During the divorce process, the more information that you have about your spouse, the better you will be able to prepare your case. Some divorcing couples make the mistake of assuming that they have all of the information they need about their spouse. However, sometimes there are hidden assets, whether they were hidden intentionally or not. This is one reason why discovery in a Massachusetts divorce case is so important. It provides both spouses with a clear picture of the marital assets and liabilities, monetary or otherwise, and this information can be used to have fair discussions about alimony, child support, child custody, and property division. Read on for more information about the importance of discovery and the types of discovery in Massachusetts divorce cases:
Per Massachusetts law:
“Parties may obtain discovery regarding any matter, not privileged, which is relevant to the subject matter involved in the pending action, whether it relates to the claim or defense of the party seeking discovery or to the claim or defense of any other party, including the existence, description, nature, custody, condition and location of any books, documents, or other tangible things and the identity and location of persons having knowledge of any discoverable matter. It is not ground for objection that the information sought will be inadmissible at the trial if the information sought appears reasonably calculated to lead to the discovery of admissible evidence.” — Massachusetts Rules of Domestic Procedure Rule 26(b)(1).
Essentially, discovery is the process of gathering any information that is relevant to the case and can help you build your case.
Discovery shall include:
To learn more about the mandatory discovery in Divorce and Family Law cases, please check out our blog on the topic, which can be found here.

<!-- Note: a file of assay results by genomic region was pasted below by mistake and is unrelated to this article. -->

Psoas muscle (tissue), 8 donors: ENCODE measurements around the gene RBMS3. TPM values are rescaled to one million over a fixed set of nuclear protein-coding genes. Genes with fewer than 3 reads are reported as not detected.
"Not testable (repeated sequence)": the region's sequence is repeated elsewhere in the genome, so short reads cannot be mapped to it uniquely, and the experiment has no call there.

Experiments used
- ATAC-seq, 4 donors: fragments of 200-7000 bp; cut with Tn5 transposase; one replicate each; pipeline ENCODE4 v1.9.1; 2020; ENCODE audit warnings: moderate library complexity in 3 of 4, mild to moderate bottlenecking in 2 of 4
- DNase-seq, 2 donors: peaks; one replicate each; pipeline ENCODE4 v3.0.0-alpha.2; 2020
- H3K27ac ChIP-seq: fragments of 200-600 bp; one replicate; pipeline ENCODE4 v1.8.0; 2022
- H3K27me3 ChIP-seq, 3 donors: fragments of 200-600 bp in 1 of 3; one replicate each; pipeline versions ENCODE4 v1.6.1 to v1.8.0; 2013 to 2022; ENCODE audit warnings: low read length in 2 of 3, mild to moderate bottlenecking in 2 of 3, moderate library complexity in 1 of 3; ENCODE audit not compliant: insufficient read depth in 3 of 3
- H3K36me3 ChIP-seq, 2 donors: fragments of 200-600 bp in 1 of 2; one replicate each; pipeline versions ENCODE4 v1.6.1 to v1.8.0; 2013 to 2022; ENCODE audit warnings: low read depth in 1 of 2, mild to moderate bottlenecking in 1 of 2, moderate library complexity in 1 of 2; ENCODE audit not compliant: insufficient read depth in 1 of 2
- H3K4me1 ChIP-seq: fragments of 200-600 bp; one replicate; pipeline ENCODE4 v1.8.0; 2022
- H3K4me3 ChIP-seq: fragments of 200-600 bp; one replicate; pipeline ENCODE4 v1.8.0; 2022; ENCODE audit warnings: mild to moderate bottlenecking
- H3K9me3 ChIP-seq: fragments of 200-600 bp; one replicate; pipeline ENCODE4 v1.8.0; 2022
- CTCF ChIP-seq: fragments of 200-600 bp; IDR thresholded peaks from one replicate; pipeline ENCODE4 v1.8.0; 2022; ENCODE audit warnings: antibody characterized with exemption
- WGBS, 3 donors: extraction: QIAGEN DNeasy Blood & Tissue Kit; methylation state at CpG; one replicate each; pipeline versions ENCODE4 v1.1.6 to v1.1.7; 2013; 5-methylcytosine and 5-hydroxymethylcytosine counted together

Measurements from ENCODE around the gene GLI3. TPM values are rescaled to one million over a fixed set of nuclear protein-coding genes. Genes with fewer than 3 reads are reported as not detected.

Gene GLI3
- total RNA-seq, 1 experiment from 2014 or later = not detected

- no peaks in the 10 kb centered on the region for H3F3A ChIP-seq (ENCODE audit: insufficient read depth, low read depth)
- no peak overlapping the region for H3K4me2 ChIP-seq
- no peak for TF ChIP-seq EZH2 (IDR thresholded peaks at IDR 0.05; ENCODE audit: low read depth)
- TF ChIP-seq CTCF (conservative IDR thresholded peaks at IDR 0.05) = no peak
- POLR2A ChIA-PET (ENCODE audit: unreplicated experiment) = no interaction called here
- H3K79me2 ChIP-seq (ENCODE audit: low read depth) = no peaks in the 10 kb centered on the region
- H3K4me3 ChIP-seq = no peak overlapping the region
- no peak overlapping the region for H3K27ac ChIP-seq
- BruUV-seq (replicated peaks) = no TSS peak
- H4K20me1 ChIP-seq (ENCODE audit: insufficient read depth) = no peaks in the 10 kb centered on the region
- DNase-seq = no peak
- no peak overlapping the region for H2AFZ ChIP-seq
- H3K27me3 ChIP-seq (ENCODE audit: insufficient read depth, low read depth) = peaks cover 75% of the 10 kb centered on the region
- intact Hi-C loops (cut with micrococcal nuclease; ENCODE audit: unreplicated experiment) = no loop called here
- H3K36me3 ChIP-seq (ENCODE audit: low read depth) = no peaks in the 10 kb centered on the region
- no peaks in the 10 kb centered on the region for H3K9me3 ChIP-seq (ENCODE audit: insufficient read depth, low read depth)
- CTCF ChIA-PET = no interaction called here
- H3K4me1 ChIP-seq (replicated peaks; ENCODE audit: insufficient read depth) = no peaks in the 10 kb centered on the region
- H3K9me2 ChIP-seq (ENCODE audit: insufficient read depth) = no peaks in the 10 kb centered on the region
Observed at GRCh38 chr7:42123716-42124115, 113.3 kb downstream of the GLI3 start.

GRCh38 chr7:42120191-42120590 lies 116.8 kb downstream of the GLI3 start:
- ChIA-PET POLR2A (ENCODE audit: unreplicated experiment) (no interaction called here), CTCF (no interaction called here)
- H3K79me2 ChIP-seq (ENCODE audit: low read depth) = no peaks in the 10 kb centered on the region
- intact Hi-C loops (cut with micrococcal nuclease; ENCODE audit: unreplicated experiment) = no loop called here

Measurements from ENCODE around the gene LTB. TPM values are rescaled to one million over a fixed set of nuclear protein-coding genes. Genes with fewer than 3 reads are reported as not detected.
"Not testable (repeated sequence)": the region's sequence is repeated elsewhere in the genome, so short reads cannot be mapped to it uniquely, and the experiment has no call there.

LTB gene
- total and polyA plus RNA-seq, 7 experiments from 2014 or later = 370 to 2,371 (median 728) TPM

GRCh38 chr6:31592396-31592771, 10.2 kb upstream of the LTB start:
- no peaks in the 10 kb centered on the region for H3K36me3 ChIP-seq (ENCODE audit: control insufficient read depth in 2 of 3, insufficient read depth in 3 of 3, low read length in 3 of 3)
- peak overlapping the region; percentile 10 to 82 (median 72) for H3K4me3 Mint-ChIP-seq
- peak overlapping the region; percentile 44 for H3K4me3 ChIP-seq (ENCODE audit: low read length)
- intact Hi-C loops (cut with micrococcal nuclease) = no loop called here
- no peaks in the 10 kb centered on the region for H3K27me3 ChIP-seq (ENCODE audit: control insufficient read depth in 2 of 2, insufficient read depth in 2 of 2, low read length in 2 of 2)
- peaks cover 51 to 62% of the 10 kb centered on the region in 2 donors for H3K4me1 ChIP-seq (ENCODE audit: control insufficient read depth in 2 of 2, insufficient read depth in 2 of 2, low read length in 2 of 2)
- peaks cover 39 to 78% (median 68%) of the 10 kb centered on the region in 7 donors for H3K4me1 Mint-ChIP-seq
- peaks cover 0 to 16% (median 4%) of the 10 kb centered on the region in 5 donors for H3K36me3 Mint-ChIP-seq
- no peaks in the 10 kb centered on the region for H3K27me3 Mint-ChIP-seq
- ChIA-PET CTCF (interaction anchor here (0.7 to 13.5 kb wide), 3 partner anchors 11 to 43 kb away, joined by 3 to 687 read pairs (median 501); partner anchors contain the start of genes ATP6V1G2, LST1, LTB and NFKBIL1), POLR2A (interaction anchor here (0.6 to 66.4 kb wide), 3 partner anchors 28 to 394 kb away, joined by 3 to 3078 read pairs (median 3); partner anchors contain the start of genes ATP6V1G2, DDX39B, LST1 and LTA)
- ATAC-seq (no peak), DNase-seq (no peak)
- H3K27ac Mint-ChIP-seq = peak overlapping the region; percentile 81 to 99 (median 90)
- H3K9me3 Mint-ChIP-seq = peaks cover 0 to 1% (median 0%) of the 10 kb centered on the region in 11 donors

Discovery may include:
Learn more about Massachusetts discovery tools here.
In Massachusetts, discovery can begin as soon as the Defendant is served with the summons and compliant. Each type of discovery has set time frames for responses to the Requests. Generally, the Court will issue a Pre-Trial Order and Notice which shall schedule the case for Pre-Trial Conference and set a discovery deadline date. The discovery deadline date is generally on or before scheduled Pre-Trial Conference date so that the parties may have a substantial Pre-Trial Conference after the close of discovery.
After discovery is complete, the parties can have an informed settlement meeting and negotiate an agreement. Many times, after conducting thorough discovery, information will come to light which facilitate settlement.
Both spouses must comply with the discovery requests served upon him/her and provide the requested information to each other within the established timeframe. There are penalties for failing to respond to discovery and it will prolong the divorce process. Where a party fails to comply with a discovery request, the other party has the option of filing a motion to compel and in certain circumstances, the non-complying party may be responsible for the other party’s attorney’s fees and other types of the sanctions. Another common consequence of non-compliance with discovery requests is the possible continuance of the upcoming hearing court. It is not uncommon for the continued hearing date to be months out from the originally scheduled hearing date.
Discovery is an integral component of Massachusetts divorce cases. An experienced Massachusetts Divorce and Family Law Attorney can help you navigate the complexities of the discovery process in order to gather all of the information needed to build a compelling case.